Purified BktB protein was prepared by growing E. coli EE36 transformed with pMON25754 in LB broth containing ampicillin (100 μg/ml) overnight at 37° C. Cells were then harvested by centrifugation, and the pellet was resuspended in 50 mM KPi and 5% glycerol, sonicated, and the sonicate centrifuged to remove cellular debris. The cell extract was desalted using a PD-10 column (Pharmacia), and proteins resolved using a Pharmacia FPLC system and MonoQ anion-exchange column (Pharmacia). Buffer A was 10 mM Tris buffer, pH 7.8, plus 1 mM DTT; buffer B was buffer A plus 1 M KCl. The gradient was 0 to 10% B in 10 min, then to 35% B in 40 min. The flow rate was 1 ml/min, and the resolved proteins were collected at the rate of 1 ml/fraction. The BktB protein was found in fractions 20 to 27, with the maximum activity peak at fraction 23. Fraction 23 used for N-terminal sequencing was desalted, washed, and stored in 10 mM sodium bicarbonate using a Centricon-10 concentrator (Amicon, Inc.). Protein was found to be pure according to SDS-PAGE analysis, with an apparent molecular weight of 39.5 kD (data not shown). The enzyme was stored in 10 mM Tris-HCl, pH 7.8, 1 mM DTT, 50% glycerol at -20° C. Activity remained constant for a minimum of two months under these conditions.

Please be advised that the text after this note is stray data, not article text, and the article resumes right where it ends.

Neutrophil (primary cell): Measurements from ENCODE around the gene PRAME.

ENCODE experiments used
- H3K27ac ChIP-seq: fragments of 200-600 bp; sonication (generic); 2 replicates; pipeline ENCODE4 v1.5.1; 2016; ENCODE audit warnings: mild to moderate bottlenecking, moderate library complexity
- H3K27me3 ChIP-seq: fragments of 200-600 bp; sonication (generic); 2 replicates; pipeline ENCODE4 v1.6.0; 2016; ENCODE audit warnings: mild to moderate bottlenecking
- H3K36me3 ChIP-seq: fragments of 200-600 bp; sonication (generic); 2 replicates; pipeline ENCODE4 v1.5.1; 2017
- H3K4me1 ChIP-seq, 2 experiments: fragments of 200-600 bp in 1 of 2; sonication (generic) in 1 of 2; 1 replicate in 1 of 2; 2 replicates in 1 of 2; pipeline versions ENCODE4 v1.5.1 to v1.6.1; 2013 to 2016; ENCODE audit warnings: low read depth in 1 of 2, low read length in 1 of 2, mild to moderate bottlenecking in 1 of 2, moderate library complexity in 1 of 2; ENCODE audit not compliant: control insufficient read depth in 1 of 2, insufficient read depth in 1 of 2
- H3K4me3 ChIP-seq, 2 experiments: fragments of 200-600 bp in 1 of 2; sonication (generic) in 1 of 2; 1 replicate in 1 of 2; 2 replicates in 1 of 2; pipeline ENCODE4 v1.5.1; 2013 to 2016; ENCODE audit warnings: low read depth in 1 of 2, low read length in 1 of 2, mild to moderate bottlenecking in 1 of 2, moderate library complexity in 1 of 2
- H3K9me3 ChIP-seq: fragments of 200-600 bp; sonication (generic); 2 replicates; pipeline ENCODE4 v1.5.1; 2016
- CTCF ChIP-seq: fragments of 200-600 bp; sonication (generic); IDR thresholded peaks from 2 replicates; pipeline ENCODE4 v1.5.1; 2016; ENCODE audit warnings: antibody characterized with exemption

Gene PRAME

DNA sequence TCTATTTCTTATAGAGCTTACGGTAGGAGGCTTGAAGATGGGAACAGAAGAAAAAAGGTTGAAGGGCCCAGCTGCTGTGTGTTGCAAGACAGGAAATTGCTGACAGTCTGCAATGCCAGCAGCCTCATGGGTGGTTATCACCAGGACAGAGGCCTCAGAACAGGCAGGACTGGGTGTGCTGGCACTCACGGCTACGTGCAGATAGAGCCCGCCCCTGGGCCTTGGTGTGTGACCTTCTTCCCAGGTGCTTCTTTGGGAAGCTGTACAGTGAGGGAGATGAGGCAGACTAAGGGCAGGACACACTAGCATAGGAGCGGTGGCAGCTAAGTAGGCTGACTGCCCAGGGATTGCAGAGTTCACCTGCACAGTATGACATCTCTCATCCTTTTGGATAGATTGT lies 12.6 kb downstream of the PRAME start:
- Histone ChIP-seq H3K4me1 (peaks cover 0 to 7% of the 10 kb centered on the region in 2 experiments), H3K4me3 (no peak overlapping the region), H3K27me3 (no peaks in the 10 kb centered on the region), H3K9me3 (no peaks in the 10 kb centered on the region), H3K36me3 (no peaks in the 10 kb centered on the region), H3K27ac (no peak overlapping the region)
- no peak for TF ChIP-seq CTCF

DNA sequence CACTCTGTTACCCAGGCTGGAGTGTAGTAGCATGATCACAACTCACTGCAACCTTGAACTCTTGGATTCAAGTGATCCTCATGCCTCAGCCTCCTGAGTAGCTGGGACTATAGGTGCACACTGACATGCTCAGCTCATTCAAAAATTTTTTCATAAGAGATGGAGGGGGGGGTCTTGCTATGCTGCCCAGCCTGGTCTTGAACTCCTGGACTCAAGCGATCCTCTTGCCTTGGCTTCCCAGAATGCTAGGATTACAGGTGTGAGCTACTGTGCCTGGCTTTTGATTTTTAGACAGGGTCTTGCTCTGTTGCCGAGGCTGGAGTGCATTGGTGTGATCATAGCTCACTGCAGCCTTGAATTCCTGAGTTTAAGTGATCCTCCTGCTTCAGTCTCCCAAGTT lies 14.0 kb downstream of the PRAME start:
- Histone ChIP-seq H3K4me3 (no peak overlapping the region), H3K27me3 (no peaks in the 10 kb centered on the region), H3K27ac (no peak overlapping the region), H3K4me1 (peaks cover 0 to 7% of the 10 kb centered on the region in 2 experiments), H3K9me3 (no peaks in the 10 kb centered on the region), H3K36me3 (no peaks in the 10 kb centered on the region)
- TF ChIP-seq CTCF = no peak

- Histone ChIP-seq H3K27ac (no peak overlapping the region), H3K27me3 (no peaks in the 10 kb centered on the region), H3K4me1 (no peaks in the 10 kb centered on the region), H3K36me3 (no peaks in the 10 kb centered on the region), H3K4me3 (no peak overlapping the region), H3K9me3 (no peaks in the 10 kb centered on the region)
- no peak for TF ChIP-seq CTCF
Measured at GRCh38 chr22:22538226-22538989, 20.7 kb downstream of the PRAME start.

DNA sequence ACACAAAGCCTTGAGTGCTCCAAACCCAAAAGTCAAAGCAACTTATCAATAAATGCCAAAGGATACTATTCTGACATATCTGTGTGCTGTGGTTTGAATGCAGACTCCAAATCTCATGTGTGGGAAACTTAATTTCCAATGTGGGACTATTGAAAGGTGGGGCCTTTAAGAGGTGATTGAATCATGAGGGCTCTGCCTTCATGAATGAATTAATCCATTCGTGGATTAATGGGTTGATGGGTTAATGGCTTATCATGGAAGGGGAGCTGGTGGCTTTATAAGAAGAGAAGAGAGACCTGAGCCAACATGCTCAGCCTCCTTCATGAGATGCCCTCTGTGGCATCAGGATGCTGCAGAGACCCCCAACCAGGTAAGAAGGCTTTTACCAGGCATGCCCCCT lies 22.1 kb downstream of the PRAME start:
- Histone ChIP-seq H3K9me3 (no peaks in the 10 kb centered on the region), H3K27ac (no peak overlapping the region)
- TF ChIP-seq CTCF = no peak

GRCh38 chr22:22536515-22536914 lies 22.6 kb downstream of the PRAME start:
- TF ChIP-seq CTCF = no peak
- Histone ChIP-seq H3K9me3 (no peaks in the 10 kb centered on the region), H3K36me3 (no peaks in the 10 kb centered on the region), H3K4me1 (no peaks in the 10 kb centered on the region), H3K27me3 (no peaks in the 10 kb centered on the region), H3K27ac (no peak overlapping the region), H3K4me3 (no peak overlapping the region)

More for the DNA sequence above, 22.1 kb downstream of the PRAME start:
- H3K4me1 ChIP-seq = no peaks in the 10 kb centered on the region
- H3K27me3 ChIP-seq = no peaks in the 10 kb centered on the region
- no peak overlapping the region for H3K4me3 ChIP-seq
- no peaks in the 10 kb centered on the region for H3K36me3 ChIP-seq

The purified BktB β-ketothiolase was diluted to approximately 1 mg/ml in 10 mM Tris-HCl, pH 7.8, 50% glycerol. Two rabbits were boosted initially with 200 μg of purified protein in a total volume of 1 ml by Scientific Associates Inc. (St. Louis, Mo.). Bleeds after the first boost yielded polyclonal antibodies which produced a single immunoreactive band at approximately 45 kD on Western blots containing a range of dilutions of purified BktB. The detection limit of the antibodies was determined to be 1 ng. These antibodies can be used to detect proteins having similar immunoreactive properties to BktB β-ketothiolase, thus making it possible to detect ketothiolases having similar enzymatic activity to BktB in crude extracts.